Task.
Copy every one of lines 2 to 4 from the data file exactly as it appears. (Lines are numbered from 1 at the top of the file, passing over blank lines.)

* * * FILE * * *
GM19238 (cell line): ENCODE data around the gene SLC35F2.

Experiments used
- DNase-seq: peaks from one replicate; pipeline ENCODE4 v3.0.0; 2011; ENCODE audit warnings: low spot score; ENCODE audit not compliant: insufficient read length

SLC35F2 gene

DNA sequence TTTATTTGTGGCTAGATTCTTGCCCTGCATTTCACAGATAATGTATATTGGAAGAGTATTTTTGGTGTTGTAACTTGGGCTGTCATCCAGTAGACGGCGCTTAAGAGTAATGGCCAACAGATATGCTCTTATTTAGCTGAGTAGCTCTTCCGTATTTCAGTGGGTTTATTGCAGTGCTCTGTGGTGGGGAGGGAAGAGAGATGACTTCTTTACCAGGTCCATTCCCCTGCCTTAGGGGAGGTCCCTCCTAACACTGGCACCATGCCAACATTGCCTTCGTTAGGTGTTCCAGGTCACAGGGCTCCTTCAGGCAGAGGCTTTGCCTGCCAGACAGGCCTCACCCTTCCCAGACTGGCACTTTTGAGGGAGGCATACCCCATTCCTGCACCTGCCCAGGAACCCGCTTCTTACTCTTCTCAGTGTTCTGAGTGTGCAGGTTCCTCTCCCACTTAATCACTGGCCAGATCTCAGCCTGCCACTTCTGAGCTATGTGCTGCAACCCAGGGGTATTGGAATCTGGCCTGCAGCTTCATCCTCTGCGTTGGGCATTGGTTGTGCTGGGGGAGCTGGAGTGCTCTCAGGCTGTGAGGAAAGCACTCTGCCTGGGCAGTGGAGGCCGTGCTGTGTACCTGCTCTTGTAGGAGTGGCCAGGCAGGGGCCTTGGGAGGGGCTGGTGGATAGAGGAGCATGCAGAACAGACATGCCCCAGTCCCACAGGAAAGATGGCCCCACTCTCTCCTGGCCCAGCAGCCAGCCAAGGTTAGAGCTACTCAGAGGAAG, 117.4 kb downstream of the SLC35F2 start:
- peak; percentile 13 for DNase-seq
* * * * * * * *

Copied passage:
Experiments used
- DNase-seq: peaks from one replicate; pipeline ENCODE4 v3.0.0; 2011; ENCODE audit warnings: low spot score; ENCODE audit not compliant: insufficient read length

SLC35F2 gene